A federal judge has ruled that Fannie Mae and Freddie Mac are exempt from having to adhere to the Chicago vacant building ordinance.
The city's ordinance calls for, among other provisions, that the owners of empty properties secure the buildings; pay a one-time $500 vacant building registration fee; make sure porches are structurally sound; and keep the area surrounding the properties free of trash. Owners in violation of the law face daily fines of up to $1,000.
The decision was filed by U.S. Circuit Court Judge Thomas Durkin on Friday, in which he noted that the federal agencies have their own similar rules.
"This is not to say that FHFA can let properties where it is the mortgagee become decrepit," Durkin wrote in his opinion. "Fannie and Freddie's own guidelines, not unlike the city's, require it to maintain the properties in a manner to preserve their value. This is consistent with their overall mandate to preserve the assets of Fannie and Freddie -- a field into which the city of Chicago may not encroach."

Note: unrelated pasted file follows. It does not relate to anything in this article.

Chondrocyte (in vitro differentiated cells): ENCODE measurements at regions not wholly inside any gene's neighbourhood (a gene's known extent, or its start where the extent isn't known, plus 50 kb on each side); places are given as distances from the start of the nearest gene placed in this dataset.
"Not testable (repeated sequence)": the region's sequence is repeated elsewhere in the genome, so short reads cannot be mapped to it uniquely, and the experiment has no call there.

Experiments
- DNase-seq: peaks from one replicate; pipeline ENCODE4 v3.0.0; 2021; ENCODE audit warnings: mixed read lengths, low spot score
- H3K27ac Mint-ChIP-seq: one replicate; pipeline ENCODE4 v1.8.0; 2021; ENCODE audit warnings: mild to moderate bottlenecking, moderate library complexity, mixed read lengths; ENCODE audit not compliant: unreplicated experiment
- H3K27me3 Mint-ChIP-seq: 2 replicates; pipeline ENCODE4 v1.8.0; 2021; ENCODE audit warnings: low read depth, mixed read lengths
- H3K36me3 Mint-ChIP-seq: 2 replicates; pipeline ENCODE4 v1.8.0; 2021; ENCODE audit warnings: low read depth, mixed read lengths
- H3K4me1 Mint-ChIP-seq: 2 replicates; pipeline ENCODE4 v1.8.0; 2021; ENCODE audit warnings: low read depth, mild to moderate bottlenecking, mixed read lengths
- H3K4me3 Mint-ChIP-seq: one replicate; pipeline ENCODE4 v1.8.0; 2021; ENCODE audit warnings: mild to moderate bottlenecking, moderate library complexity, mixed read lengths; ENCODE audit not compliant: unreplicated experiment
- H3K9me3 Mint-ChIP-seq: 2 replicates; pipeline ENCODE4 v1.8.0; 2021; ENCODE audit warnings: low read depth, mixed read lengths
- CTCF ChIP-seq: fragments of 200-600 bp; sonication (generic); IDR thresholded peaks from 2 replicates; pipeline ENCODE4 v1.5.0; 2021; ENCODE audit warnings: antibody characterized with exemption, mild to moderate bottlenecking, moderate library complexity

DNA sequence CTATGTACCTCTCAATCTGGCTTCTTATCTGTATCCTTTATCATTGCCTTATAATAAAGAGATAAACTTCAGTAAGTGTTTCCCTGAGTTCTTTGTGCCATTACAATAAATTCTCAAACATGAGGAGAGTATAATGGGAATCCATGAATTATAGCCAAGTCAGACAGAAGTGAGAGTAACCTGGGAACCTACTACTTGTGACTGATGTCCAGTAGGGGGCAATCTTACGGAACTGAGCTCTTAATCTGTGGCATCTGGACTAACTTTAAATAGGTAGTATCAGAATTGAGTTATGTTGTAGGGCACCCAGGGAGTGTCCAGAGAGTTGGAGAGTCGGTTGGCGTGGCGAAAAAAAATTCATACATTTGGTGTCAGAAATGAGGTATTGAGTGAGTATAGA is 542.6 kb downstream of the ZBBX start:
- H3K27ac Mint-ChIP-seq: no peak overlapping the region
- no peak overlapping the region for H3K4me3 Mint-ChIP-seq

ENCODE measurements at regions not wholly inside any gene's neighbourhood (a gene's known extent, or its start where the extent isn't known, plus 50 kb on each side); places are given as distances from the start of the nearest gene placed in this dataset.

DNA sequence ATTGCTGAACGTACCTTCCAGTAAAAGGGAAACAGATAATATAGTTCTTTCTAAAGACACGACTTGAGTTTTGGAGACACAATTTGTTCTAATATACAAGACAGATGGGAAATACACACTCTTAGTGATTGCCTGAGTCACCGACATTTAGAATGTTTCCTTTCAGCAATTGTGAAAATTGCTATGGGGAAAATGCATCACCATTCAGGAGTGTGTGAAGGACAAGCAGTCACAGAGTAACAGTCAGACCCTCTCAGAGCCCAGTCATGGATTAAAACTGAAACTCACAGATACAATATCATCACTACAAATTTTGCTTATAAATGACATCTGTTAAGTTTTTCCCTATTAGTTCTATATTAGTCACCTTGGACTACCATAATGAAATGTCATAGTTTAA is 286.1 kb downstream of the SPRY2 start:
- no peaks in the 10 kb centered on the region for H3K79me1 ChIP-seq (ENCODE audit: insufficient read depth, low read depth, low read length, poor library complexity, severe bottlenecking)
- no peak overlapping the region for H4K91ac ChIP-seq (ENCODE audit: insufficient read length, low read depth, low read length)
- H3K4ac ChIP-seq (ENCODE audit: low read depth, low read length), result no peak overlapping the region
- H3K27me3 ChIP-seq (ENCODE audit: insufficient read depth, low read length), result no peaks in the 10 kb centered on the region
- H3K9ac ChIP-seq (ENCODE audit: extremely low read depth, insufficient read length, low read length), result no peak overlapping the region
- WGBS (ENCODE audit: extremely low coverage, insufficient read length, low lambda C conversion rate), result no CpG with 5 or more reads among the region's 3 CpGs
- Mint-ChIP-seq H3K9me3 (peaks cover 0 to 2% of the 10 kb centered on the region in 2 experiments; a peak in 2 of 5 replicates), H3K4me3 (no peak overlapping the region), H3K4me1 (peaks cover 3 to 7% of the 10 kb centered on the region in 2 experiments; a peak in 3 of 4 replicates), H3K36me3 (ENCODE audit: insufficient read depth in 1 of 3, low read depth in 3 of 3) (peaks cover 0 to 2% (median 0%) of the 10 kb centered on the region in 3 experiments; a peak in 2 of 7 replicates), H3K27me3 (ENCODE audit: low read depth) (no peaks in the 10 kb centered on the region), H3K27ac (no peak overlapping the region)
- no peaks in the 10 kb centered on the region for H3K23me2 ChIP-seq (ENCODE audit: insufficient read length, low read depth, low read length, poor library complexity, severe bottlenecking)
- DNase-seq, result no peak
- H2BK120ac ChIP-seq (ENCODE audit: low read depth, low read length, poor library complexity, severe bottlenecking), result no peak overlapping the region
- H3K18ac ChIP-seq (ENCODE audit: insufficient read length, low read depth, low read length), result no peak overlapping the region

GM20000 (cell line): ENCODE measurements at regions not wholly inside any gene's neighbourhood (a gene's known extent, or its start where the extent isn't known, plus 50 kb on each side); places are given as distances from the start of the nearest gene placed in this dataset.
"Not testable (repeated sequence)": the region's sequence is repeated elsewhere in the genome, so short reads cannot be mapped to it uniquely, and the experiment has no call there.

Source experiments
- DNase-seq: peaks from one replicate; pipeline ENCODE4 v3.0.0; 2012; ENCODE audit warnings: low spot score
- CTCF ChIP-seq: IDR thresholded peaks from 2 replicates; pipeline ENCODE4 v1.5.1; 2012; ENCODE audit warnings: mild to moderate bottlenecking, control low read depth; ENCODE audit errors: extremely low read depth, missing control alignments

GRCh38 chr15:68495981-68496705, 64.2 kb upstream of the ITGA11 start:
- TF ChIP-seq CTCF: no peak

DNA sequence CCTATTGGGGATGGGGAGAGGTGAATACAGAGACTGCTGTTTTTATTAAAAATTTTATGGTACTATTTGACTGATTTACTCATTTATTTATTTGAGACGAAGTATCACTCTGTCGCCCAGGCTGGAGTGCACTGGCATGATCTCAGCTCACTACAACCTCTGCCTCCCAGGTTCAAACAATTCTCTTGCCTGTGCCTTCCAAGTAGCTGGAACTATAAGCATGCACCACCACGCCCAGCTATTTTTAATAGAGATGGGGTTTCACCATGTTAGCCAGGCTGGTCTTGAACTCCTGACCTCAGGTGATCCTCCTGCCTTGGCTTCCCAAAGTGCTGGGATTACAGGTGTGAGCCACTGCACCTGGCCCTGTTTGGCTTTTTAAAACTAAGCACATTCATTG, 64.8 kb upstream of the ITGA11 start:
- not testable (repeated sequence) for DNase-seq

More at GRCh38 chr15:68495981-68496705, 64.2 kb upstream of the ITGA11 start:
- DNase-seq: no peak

Fannie and Freddie owned 177 vacant properties in Chicago in late May, according to the Chicago Tribune.
Last week, protesters from Chicago and Detroit took to the Fannie Mae corporate offices in Chicago, demanding that the federal agency change their lending and foreclosure policies and abide by the city's vacant building ordinance. Click through for our coverage of the action.